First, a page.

Breaking up Is Hard to Do

You probably spend 80 percent of your resources serving 20 percent of your customers. Sometimes, breaking up with your most difficult clients is the best way to improve employee morale and your bottom line.

Customer relationships can be similar to dating. You have more fun when you’re compatible, but you may have different needs and goals that cause conflict. Timing affects the quality of your relationship. The customer may have no projects when you have capacity to do some work and many projects when you have no room in your schedule to complete them. Mutually beneficial relationships align the needs of both parties, so both contractor profit and customer satisfaction are prioritized.

Learning your lesson

The old myths still abound. If you want to be successful, you must grow, regardless of the potential erosion of profit or the quality of the customers you acquire. When volume becomes the goal, you enter into projects that are underfunded and fail to investigate the business practices of your new customers. Because there is no loyalty in construction, any jobs you pass on will be taken by competitors, and you cannot allow that. Educating customers is a charming bonus, but it is not your primary mission to invest resources in demonstrating value. You have been taught that losing a customer is unacceptable.

The reality is quite different. Higher volume often erodes profit and exacerbates overhead burdens. Growth actually drains cash from the business. Jobs are most often won, at least partially, on reputation and capability. The best customers don’t want to play “contractor lotto.” They would rather deal with people they know and can trust to complete their jobs on time and within budget. Time is more important to good customers than money. Competing with rivals who don’t understand cost is stupid. Some customers are more valuable than others, and some should be dropped.

Deciding to drop a customer is easy if you continually lose money on his or her projects, your employees don’t want to work on them, and you never get paid. Subtler signals may go unnoticed. Each cycle, your payments may come a bit later, or closeout seems interminable. Your staff grumbles about unkept promises. Injuries rise, and productivity drops. Train yourself to look for early signs that these customers don’t value or respect the relationship.

The breakup

Surprisingly, the customer you are dropping may react like a spurned date, with some variation of “Why don’t you like me anymore?” The client who believes you want every project may take umbrage at being rejected, and it is important to allow him or her to save face, especially in this wired, everyone-is-connected-and-you-never-know-who-knows-whom world. Simple economic theory dictates that your pricing should be substantially higher for the customer who drains resources and energy from your company. If the margin is high enough, you often can tolerate the relationship, including the payment delays, poor job site management and grumbling of your employees. Most likely, the customer will choose another electrical contractor, and you will be relieved of the burden.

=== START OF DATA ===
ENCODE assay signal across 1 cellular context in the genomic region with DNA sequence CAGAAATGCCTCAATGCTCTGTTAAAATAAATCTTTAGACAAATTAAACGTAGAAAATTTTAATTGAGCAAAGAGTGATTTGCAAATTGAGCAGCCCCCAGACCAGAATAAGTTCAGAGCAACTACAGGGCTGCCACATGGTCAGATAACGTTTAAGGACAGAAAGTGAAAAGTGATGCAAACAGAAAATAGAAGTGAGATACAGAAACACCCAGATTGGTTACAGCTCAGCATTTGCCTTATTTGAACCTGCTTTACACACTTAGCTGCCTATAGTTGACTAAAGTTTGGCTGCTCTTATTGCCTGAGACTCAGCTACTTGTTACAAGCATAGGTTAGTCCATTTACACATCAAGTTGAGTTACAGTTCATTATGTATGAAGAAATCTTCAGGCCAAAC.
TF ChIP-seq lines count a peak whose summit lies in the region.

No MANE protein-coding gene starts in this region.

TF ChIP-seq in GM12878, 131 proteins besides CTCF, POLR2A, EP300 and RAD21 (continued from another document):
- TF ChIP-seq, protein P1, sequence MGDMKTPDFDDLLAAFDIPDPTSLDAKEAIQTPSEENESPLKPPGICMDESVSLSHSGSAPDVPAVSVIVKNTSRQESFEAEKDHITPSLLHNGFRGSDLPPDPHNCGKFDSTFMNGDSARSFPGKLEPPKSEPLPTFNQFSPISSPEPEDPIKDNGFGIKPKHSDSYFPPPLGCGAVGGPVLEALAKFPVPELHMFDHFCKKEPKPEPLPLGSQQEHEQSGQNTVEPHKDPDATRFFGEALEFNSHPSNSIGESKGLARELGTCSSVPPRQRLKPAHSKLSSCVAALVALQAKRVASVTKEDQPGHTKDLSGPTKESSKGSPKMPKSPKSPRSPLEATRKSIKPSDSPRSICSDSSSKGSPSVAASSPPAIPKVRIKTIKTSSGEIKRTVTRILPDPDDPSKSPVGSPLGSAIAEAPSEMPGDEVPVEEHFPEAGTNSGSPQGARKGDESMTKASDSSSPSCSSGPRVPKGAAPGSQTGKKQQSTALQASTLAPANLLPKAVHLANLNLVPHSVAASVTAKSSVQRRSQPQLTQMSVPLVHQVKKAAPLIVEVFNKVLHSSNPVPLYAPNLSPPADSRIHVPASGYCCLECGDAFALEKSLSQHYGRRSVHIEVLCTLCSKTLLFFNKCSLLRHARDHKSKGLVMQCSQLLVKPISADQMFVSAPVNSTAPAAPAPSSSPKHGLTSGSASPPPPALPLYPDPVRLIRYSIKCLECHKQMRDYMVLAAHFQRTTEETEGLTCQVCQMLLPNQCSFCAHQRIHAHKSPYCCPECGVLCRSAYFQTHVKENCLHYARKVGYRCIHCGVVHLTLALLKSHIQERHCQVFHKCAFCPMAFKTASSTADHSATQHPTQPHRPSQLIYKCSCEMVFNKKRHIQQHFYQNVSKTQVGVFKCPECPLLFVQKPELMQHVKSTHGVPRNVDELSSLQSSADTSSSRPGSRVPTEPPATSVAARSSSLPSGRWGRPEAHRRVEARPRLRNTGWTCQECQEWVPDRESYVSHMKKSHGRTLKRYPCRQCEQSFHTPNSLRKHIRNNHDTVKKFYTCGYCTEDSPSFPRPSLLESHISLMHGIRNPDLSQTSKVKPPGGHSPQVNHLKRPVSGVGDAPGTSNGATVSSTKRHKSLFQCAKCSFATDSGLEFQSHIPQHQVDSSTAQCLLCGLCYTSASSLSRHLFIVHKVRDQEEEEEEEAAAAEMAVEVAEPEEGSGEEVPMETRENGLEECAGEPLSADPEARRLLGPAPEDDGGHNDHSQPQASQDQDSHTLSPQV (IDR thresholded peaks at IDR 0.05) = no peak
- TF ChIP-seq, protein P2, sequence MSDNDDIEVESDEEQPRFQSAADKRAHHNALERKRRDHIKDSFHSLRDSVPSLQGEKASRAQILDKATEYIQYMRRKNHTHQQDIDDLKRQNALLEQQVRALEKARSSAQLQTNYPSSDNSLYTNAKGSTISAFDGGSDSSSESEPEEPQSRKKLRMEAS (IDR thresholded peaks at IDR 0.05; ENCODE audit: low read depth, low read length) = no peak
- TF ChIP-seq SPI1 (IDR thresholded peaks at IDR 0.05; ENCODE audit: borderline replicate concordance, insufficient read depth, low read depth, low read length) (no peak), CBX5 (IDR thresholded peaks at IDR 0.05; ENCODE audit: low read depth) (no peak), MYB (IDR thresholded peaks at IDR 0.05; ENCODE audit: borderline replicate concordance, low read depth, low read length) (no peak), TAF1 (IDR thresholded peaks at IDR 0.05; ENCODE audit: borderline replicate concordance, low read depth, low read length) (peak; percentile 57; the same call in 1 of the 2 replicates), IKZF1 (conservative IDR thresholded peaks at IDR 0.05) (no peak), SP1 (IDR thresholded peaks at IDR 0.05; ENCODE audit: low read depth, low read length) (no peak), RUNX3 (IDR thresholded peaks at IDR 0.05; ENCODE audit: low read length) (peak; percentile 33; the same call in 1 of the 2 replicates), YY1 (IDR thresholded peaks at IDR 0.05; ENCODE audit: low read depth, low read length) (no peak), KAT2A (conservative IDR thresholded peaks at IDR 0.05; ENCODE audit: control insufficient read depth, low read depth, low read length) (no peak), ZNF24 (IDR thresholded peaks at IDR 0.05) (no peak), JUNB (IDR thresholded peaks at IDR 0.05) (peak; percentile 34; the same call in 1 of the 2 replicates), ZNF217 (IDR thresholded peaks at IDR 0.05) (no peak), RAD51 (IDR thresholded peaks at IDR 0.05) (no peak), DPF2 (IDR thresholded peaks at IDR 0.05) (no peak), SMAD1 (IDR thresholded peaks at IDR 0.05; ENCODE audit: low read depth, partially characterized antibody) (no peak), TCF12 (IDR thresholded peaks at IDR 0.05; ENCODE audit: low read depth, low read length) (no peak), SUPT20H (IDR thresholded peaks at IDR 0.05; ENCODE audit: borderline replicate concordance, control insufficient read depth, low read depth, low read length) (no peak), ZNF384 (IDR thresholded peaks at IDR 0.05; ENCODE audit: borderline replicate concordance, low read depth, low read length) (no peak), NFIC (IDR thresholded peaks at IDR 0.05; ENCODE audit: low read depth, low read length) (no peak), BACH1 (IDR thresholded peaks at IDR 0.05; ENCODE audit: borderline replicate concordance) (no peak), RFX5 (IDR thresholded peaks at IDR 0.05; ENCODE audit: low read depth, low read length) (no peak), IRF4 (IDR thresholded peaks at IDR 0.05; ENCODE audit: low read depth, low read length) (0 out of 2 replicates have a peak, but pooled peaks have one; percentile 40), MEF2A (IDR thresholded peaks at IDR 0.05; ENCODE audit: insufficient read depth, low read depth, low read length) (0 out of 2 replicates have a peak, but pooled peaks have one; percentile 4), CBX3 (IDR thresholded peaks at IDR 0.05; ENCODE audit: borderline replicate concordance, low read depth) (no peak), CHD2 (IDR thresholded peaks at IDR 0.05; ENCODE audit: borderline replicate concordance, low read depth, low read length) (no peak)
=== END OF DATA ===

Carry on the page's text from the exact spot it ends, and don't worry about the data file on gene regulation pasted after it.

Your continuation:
Sometimes, if you become demanding enough, the customer will acknowledge the value of the relationship. In certain cases, customers have been so reluctant to lose qualified subcontractors that they have negotiated more favorable contract terms and improved their own management practices. When a customer asks why you’re no longer interested in doing business, take the opportunity to present your grievances. If you’re not interested, you can opt for the traditional “It’s not you, it’s me” line.

If you are concerned about leaving your customer without an electrical contractor, you might choose to provide a referral to a competitor who is a “better match.” No further explanation is necessary, but it can be satisfying to pair a difficult client with an annoying competitor. If your competitor’s schedule is filled by your rejected clients, you gain access to better projects at better prices—supply and demand at its simplest.

Clients change. So keep the door open, but hold fast to your principles. Let past customers come to you with a solid proposal before committing yourself once again.

Preventing mistakes

To avoid unrewarding relationships in the future, analyze potential customers proactively. Don’t limit your selection of projects based on your market niche or available capacity. Extend your analysis to the developers, design professionals, and contractors for whom you will be working. Is the project fully funded and payment likely to be timely? Will you be presented with an equitable contract and capable, decisive project management? Will the design be complete, and the schedule manageable? How much pain, frustration and expense are likely to arise on the project? How are risks allocated, and is your potential profit high enough to balance those you are expected to absorb?

The analysis can be complicated, but the potential value of a new client relationship can be reduced to one question: what’s in it for you?

NORBERG-JOHNSON is a former subcontractor and past president of two national construction associations. She may be reached at

About the Author

Denise Norberg-Johnson

Financial Columnist
Denise Norberg-Johnson is a former subcontractor and past president of two national construction associations. She may be reached at .

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